The American Academy of Family Physicians defines a medical home as one that is based on the Joint Principles of the Patient-Centered Medical Home (PCMH)(3 page PDF) and the five key functions of the Comprehensive Primary Care Plus (CPC+) initiative.
Learn more about access and continuity, one of the five key functions of medical homes.
Care management refers to activities performed by health care professionals with a goal of facilitating coordinated patient care across the health care system.
Care management programs increase patient satisfaction and improve outcomes, while reducing costs to the health care system through avoidance of unnecessary hospital and emergency department utilization. Examples of care management activities and services include:
For examples of care management implementation in practice, see the Robert Graham Center's Bright Spots in Care Management report (www.graham-center.org).
Risk-stratified care management (RSCM) is the process of assigning a health risk status to a patient and using the patient’s risk status to direct and improve care. The goal of RSCM is to help patients achieve the best health and quality of life possible by preventing chronic disease, stabilizing current chronic conditions, and preventing acceleration to higher-risk categories and higher associated costs.
Identifying a patient's health risk category is the first step toward planning, developing, and implementing a personalized care plan by the care team, in collaboration with the patient. For some, the plan may address a need for more robust care coordination with other providers, intensive care management, or collaboration with community resources.
The AAFP has created a comprehensive rubric to help you identify your patients' risk category. This full-color PDF can be printed legal- or poster-size for guidance through the RCSM process.
Free for Members
Log in to your AAFP member account and download the PDF for free (a $50.00 value)!
Non-members: Purchase the downloadable, full-color PDF.
Non-member price: $50.00
In a practice panel of 1,000 patients, there will likely be close to 200 patients (20%) who could benefit from an increased level of support. This 20% of the population accounts for 80% of the total health care spending in the United States, with the very highest medical costs concentrated in the top 1% (via the Commonwealth Fund Issue Brief, May 2011(www.commonwealthfund.org).)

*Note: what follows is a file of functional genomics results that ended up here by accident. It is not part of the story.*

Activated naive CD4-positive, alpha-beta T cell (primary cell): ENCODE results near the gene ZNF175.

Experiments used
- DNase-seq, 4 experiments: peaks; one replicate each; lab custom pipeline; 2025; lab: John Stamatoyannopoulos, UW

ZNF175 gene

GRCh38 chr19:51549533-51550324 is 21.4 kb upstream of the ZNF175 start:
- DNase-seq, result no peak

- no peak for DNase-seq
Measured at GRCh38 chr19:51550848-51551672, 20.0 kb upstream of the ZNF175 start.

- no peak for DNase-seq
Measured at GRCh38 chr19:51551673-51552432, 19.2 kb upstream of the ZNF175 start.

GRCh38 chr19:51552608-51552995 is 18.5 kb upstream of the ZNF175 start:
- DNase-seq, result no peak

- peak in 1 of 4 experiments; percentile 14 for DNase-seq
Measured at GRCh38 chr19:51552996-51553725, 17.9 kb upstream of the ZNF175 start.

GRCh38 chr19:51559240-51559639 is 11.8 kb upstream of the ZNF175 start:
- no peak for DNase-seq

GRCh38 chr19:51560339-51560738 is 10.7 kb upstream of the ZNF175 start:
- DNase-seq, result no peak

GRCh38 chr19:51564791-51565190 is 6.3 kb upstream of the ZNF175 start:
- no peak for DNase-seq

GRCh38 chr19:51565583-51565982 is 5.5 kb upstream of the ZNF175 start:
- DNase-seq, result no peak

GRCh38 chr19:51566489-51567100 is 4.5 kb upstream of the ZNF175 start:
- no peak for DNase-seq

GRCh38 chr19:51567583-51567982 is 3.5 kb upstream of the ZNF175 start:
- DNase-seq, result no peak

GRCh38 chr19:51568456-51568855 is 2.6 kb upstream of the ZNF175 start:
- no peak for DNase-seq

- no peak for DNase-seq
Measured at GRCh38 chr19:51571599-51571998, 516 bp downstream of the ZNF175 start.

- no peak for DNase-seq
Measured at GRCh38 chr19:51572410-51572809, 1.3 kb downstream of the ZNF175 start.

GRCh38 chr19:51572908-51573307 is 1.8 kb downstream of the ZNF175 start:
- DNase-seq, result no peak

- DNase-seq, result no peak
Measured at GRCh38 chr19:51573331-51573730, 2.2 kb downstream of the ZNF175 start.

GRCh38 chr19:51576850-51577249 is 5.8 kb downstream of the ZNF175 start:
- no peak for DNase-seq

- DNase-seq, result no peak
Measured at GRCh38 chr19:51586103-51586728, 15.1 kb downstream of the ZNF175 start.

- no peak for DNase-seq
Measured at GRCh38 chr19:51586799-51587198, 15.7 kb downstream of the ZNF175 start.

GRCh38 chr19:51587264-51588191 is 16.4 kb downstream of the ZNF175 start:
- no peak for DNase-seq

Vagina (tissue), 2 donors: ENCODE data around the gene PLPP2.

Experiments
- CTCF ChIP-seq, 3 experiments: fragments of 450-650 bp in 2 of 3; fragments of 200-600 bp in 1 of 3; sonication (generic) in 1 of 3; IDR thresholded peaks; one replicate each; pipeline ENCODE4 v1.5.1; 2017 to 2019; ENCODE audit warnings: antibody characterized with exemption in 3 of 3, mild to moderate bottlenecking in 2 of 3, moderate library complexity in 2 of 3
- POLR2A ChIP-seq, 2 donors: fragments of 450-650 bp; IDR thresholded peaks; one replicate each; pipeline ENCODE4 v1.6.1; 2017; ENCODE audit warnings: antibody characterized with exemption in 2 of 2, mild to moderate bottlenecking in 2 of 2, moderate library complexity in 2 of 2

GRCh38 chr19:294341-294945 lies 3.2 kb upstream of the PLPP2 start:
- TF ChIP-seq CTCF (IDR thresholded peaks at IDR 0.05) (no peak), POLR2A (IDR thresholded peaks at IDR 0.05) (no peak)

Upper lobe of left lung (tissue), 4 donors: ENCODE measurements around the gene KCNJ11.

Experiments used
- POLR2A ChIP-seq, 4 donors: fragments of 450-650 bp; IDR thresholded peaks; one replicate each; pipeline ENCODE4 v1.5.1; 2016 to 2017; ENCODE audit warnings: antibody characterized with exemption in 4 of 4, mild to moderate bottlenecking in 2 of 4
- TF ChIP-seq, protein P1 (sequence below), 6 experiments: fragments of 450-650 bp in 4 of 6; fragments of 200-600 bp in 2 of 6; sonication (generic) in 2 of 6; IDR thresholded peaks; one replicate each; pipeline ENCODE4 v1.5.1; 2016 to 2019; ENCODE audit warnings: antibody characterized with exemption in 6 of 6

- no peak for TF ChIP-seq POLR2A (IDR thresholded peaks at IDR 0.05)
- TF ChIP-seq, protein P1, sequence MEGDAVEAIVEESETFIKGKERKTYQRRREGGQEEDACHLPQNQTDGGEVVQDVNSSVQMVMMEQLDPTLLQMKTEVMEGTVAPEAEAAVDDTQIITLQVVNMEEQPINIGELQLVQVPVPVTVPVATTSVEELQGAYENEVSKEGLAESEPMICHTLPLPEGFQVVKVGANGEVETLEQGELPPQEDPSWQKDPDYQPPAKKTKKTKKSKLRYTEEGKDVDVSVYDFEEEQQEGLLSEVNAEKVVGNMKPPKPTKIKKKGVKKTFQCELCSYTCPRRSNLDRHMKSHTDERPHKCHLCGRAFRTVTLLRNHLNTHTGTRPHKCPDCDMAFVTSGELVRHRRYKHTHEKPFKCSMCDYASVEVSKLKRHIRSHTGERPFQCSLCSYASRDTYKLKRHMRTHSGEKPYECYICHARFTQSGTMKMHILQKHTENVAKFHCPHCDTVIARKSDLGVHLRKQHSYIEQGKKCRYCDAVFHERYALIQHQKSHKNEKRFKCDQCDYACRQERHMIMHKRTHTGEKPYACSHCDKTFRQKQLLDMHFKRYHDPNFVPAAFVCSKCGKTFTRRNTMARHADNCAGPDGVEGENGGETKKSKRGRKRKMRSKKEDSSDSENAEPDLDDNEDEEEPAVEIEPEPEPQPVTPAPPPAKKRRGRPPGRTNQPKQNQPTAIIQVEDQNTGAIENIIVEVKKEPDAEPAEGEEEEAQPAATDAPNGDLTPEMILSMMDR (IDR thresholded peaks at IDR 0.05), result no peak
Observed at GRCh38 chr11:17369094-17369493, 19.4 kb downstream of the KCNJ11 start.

Efforts to implement RSCM have the added benefit of preparing a practice to respond to payment reform. Value-based care models require practices to have a method for systematically categorizing and monitoring their patient populations, so that risk-adjusted payments can be made for the additional care and resources the health care team provides to high-risk patients.
Significant activity across the country is currently aimed at optimizing care management in primary care practices, working to deliver high-quality care at lower costs, especially related to the adoption of the five functions of the medical home.
This activity includes (but is not limited to):
The resources necessary to deliver care management vary widely depending upon the program and characteristics of the primary care practice implementing the program. A Robert Graham Center presentation (www.graham-center.org) found services covered under public and private care management programs ranged from simple teaching plans with educational modules to using registered nurses and social workers as care managers.
The AAFP has tools and resources to help you implement care management services in your practice. Learn more about Medicare's CCM services and access the AAFP's CCM Toolkit for step-by-step instructions on implementing these activities in your practice to increase revenue and improve patient care.